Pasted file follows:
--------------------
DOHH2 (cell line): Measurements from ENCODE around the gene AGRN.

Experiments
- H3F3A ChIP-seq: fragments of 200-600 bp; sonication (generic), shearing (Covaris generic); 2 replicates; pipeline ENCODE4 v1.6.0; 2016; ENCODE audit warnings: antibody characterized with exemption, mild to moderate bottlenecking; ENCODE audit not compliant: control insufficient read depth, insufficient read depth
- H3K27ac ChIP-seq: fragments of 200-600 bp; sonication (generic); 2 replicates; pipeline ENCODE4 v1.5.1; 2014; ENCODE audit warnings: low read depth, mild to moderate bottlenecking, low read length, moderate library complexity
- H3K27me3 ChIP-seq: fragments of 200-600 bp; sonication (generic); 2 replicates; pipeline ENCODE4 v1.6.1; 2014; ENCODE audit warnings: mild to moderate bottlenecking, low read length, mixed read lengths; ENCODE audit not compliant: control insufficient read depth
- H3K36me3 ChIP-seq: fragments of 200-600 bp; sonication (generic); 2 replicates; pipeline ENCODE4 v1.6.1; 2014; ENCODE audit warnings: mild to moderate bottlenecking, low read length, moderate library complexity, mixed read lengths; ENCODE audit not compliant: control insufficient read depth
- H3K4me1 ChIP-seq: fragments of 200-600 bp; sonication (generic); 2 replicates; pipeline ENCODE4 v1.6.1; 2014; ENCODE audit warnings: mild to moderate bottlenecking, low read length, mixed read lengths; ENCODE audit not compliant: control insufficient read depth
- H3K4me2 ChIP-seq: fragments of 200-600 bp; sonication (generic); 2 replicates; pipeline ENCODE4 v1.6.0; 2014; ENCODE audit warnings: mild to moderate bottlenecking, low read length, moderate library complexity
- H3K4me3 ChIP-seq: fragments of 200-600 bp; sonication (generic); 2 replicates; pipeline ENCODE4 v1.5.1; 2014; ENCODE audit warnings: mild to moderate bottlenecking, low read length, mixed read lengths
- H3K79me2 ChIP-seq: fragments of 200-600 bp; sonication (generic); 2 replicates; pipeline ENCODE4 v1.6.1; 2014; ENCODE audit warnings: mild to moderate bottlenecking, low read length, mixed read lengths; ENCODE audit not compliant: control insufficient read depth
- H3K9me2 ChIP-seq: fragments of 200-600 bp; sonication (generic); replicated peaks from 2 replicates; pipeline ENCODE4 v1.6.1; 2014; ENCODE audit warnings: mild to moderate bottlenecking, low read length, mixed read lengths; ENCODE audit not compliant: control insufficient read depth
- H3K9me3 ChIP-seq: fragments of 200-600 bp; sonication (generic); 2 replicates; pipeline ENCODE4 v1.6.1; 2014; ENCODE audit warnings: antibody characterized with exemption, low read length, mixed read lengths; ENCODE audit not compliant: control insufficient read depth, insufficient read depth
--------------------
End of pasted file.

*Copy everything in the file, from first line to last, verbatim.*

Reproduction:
DOHH2 (cell line): Measurements from ENCODE around the gene AGRN.

Experiments
- H3F3A ChIP-seq: fragments of 200-600 bp; sonication (generic), shearing (Covaris generic); 2 replicates; pipeline ENCODE4 v1.6.0; 2016; ENCODE audit warnings: antibody characterized with exemption, mild to moderate bottlenecking; ENCODE audit not compliant: control insufficient read depth, insufficient read depth
- H3K27ac ChIP-seq: fragments of 200-600 bp; sonication (generic); 2 replicates; pipeline ENCODE4 v1.5.1; 2014; ENCODE audit warnings: low read depth, mild to moderate bottlenecking, low read length, moderate library complexity
- H3K27me3 ChIP-seq: fragments of 200-600 bp; sonication (generic); 2 replicates; pipeline ENCODE4 v1.6.1; 2014; ENCODE audit warnings: mild to moderate bottlenecking, low read length, mixed read lengths; ENCODE audit not compliant: control insufficient read depth
- H3K36me3 ChIP-seq: fragments of 200-600 bp; sonication (generic); 2 replicates; pipeline ENCODE4 v1.6.1; 2014; ENCODE audit warnings: mild to moderate bottlenecking, low read length, moderate library complexity, mixed read lengths; ENCODE audit not compliant: control insufficient read depth
- H3K4me1 ChIP-seq: fragments of 200-600 bp; sonication (generic); 2 replicates; pipeline ENCODE4 v1.6.1; 2014; ENCODE audit warnings: mild to moderate bottlenecking, low read length, mixed read lengths; ENCODE audit not compliant: control insufficient read depth
- H3K4me2 ChIP-seq: fragments of 200-600 bp; sonication (generic); 2 replicates; pipeline ENCODE4 v1.6.0; 2014; ENCODE audit warnings: mild to moderate bottlenecking, low read length, moderate library complexity
- H3K4me3 ChIP-seq: fragments of 200-600 bp; sonication (generic); 2 replicates; pipeline ENCODE4 v1.5.1; 2014; ENCODE audit warnings: mild to moderate bottlenecking, low read length, mixed read lengths
- H3K79me2 ChIP-seq: fragments of 200-600 bp; sonication (generic); 2 replicates; pipeline ENCODE4 v1.6.1; 2014; ENCODE audit warnings: mild to moderate bottlenecking, low read length, mixed read lengths; ENCODE audit not compliant: control insufficient read depth
- H3K9me2 ChIP-seq: fragments of 200-600 bp; sonication (generic); replicated peaks from 2 replicates; pipeline ENCODE4 v1.6.1; 2014; ENCODE audit warnings: mild to moderate bottlenecking, low read length, mixed read lengths; ENCODE audit not compliant: control insufficient read depth
- H3K9me3 ChIP-seq: fragments of 200-600 bp; sonication (generic); 2 replicates; pipeline ENCODE4 v1.6.1; 2014; ENCODE audit warnings: antibody characterized with exemption, low read length, mixed read lengths; ENCODE audit not compliant: control insufficient read depth, insufficient read depth